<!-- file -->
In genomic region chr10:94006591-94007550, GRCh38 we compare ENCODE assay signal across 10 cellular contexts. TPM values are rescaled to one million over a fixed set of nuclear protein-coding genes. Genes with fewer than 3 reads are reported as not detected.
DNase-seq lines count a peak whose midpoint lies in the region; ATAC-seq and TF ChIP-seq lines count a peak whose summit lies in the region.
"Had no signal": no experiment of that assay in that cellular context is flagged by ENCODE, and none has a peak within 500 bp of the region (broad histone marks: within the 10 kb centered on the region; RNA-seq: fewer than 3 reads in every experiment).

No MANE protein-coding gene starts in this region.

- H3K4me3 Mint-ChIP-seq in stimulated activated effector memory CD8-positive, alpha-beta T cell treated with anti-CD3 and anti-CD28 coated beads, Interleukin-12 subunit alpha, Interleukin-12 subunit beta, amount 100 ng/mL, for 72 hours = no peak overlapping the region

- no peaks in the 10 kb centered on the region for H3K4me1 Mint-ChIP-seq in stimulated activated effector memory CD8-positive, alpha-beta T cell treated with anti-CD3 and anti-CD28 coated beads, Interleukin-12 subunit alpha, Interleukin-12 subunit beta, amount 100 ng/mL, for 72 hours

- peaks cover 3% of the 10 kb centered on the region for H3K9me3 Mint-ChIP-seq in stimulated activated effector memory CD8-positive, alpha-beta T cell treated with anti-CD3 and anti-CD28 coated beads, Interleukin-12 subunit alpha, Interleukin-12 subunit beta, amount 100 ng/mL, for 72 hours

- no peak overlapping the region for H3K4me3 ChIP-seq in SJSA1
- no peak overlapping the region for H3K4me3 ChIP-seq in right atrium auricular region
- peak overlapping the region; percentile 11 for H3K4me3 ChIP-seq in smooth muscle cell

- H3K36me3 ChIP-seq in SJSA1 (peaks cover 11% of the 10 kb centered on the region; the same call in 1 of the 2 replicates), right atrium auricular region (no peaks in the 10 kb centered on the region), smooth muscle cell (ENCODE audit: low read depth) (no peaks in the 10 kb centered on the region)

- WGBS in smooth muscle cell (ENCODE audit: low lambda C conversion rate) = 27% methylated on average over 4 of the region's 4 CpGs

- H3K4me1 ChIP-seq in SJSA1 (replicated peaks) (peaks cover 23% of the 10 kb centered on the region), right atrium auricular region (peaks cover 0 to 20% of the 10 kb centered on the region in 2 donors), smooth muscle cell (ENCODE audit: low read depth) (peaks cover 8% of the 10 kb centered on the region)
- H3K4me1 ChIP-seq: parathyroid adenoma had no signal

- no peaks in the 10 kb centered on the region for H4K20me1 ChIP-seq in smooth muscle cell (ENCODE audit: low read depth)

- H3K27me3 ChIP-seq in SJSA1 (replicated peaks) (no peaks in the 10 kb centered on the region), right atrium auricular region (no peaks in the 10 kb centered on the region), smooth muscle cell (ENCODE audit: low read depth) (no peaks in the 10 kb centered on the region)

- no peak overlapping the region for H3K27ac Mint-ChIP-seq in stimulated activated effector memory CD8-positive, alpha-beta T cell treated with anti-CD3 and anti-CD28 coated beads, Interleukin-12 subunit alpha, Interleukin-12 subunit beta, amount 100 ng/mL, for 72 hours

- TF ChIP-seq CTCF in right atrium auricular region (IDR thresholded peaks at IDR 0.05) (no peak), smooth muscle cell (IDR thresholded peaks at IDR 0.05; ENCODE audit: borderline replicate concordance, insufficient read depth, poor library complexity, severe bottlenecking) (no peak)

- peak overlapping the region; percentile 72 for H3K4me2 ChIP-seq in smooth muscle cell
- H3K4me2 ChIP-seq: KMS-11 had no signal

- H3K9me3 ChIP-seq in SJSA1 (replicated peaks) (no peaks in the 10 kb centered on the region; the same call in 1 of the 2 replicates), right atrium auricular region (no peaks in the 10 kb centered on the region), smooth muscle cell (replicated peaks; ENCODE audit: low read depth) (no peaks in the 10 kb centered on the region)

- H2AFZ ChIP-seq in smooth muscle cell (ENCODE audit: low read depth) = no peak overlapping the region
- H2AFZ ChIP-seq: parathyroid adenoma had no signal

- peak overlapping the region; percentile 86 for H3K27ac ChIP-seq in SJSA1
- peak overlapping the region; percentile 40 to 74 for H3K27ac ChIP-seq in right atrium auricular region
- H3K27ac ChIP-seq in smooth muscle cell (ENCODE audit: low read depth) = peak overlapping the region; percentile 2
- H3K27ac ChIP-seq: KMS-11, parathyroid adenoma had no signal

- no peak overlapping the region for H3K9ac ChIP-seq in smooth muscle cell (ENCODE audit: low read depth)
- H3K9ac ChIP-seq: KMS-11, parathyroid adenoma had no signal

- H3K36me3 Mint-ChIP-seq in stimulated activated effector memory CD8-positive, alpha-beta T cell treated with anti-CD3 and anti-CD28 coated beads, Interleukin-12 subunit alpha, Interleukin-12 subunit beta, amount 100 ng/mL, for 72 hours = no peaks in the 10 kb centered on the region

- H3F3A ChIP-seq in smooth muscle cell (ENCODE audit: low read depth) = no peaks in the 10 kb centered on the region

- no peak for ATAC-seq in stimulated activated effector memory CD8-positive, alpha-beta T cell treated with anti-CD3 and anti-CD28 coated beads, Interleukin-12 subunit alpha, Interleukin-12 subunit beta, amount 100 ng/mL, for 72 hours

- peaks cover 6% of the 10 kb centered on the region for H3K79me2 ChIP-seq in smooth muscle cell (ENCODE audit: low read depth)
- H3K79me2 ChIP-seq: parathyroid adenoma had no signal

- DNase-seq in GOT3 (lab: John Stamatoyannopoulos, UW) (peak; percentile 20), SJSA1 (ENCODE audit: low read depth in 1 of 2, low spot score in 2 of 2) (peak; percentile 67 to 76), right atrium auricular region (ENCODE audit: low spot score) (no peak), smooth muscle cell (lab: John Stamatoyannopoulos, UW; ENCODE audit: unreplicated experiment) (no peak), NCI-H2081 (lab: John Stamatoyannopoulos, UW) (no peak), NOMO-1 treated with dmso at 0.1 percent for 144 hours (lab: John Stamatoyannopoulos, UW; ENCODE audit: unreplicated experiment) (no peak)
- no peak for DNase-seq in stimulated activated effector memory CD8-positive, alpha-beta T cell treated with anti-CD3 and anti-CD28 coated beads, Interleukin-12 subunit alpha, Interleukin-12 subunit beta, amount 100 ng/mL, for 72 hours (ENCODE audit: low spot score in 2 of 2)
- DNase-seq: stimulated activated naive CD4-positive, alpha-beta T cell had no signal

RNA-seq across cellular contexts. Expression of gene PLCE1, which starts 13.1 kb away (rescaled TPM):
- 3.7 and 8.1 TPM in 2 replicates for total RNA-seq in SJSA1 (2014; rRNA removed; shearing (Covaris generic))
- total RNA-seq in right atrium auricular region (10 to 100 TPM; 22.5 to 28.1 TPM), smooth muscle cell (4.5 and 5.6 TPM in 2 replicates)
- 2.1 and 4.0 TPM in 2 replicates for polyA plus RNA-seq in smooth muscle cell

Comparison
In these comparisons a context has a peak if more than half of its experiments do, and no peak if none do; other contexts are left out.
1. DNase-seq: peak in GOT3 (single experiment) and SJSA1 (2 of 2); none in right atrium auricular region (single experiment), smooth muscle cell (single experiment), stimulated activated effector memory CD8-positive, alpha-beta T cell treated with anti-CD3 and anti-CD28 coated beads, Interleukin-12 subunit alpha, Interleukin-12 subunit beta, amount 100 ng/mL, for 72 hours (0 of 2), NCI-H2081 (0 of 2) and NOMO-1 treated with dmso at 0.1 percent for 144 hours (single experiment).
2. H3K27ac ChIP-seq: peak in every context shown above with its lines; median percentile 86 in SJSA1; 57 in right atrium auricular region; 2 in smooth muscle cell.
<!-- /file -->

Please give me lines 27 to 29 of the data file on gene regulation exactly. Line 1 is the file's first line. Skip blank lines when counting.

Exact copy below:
- H3K27ac ChIP-seq: KMS-11, parathyroid adenoma had no signal

- no peak overlapping the region for H3K9ac ChIP-seq in smooth muscle cell (ENCODE audit: low read depth)
- H3K9ac ChIP-seq: KMS-11, parathyroid adenoma had no signal